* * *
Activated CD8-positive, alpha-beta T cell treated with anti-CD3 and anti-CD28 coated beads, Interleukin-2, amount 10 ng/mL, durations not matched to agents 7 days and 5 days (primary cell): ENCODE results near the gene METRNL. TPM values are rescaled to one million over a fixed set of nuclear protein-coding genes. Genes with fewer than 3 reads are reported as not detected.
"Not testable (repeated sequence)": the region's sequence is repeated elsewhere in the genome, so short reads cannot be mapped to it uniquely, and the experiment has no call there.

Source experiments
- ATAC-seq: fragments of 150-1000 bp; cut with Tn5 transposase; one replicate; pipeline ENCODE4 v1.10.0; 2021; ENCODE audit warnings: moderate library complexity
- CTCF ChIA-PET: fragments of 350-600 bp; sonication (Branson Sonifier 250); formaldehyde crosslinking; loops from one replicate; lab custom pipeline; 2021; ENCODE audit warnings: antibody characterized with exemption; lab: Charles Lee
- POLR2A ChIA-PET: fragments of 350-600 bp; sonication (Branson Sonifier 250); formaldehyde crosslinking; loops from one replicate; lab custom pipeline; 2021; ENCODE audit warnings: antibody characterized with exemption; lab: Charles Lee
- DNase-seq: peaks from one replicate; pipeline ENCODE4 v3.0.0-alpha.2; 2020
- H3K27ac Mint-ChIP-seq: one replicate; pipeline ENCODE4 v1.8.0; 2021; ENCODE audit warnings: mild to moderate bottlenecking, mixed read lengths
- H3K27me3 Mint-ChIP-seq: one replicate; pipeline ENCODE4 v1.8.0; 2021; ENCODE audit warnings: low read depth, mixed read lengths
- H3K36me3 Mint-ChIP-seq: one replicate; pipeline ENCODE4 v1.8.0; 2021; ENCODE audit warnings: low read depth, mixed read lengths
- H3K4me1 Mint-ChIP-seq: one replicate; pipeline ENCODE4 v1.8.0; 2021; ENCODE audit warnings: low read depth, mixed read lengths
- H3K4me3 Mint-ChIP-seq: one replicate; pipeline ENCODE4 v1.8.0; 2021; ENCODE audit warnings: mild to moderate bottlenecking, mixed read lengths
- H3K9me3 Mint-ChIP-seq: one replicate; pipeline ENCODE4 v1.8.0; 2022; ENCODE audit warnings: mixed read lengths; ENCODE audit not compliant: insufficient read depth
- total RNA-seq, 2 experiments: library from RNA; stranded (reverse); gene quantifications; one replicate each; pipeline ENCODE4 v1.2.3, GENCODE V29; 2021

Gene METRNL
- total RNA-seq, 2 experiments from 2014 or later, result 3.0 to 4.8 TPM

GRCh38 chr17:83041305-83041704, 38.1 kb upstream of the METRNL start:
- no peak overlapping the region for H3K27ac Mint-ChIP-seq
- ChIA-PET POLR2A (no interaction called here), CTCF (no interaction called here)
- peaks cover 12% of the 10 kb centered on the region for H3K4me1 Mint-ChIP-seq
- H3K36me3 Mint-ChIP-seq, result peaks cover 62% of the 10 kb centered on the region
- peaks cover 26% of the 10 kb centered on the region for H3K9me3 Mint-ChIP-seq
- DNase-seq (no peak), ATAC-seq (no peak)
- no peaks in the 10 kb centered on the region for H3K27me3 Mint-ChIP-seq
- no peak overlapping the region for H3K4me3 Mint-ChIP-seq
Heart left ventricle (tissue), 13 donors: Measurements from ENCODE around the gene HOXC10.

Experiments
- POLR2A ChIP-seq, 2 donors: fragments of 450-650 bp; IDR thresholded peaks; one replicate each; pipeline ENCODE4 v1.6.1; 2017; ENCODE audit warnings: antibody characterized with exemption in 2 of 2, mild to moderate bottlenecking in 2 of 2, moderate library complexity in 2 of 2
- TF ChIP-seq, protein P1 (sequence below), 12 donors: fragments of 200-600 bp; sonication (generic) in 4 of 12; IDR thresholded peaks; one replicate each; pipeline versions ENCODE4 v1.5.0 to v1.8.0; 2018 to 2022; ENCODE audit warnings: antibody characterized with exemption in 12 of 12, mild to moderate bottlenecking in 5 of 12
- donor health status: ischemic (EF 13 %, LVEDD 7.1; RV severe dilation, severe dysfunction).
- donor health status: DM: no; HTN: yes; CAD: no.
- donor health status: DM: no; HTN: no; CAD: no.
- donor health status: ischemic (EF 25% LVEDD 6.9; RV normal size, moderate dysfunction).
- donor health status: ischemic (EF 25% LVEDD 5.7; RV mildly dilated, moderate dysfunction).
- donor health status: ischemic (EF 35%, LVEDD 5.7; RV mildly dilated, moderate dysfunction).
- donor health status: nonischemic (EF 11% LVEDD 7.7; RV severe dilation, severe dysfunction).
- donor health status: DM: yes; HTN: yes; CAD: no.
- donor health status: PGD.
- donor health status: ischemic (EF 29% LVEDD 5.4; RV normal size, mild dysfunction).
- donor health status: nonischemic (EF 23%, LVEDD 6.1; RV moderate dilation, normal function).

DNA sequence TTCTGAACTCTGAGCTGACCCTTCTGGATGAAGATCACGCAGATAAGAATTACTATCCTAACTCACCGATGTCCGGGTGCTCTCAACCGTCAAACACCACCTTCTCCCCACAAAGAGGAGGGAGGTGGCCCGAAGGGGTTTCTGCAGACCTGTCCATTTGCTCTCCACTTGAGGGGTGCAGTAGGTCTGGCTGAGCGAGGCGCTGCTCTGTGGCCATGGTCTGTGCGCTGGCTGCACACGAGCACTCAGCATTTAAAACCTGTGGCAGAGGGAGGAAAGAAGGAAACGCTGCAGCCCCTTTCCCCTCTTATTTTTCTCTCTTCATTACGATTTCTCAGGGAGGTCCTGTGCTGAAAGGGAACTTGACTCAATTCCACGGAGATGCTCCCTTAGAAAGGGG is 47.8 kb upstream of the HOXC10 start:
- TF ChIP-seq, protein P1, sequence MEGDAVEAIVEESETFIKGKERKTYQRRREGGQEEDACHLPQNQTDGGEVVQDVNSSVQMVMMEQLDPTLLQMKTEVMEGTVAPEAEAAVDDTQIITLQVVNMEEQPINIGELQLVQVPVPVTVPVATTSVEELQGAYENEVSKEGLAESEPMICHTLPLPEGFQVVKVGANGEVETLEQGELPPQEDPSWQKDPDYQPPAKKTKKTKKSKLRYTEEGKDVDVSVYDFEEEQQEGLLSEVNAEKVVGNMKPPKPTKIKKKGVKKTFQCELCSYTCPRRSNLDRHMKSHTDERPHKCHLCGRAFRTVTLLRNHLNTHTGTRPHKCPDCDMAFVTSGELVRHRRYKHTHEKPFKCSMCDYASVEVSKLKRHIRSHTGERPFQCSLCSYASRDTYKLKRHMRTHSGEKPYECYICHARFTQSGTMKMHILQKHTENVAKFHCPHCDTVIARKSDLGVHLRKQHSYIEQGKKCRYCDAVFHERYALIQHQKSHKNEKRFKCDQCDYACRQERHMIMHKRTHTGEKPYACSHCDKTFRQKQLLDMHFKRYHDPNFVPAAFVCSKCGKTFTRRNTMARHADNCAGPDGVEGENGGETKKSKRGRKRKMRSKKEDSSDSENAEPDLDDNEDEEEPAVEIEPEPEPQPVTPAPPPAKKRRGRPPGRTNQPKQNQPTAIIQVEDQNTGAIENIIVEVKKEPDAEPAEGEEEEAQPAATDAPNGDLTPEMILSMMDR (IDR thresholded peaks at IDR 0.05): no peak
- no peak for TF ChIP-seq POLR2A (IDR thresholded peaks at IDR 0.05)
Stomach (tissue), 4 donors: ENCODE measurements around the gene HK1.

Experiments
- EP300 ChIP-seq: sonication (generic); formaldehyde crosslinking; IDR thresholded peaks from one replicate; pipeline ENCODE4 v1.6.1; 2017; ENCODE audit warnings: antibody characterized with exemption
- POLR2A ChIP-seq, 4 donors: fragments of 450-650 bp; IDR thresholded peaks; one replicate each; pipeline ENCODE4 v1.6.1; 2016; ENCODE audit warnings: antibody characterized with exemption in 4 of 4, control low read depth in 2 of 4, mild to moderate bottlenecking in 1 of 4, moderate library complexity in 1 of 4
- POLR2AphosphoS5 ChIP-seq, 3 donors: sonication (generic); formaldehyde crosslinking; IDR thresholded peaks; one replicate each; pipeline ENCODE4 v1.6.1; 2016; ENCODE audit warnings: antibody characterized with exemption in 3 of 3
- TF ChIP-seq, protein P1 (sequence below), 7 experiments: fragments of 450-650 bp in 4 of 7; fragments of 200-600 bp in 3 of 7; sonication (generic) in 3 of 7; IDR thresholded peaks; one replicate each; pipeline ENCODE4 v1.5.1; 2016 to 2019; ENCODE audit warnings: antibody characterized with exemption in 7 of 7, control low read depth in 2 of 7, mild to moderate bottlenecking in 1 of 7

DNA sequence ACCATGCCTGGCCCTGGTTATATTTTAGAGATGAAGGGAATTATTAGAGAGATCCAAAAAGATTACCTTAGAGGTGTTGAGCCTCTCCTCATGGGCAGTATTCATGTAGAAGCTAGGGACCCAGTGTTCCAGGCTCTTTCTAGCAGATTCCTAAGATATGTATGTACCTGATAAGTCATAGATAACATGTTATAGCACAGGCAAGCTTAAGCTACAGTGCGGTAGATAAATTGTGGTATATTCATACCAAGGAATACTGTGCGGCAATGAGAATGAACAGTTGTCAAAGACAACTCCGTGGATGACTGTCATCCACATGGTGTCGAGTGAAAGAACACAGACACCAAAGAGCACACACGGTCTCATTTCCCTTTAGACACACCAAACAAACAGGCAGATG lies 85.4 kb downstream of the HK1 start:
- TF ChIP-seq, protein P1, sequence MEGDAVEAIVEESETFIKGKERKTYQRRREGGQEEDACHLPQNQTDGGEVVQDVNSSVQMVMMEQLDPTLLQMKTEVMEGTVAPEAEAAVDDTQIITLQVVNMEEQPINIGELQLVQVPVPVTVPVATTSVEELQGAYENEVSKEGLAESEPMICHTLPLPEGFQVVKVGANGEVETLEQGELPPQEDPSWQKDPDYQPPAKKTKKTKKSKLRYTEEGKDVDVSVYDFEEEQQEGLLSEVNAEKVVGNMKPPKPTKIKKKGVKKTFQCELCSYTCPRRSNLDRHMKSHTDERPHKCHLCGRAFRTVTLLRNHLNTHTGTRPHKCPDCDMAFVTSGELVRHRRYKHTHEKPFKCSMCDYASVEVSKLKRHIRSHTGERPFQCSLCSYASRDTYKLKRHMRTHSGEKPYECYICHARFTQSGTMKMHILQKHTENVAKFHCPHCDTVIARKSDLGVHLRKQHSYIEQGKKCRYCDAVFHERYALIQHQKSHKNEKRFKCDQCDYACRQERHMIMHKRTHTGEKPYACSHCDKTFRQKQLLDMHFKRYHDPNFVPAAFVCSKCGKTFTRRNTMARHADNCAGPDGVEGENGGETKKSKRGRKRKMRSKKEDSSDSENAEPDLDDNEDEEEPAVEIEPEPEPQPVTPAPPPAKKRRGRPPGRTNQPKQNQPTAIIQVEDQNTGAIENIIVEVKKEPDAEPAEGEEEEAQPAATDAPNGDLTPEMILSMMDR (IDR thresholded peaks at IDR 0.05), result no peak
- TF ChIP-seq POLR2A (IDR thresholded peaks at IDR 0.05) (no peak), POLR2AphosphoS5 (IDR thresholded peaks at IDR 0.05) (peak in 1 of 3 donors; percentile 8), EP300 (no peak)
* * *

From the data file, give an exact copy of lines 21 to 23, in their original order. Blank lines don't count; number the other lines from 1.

- H3K36me3 Mint-ChIP-seq, result peaks cover 62% of the 10 kb centered on the region
- peaks cover 26% of the 10 kb centered on the region for H3K9me3 Mint-ChIP-seq
- DNase-seq (no peak), ATAC-seq (no peak)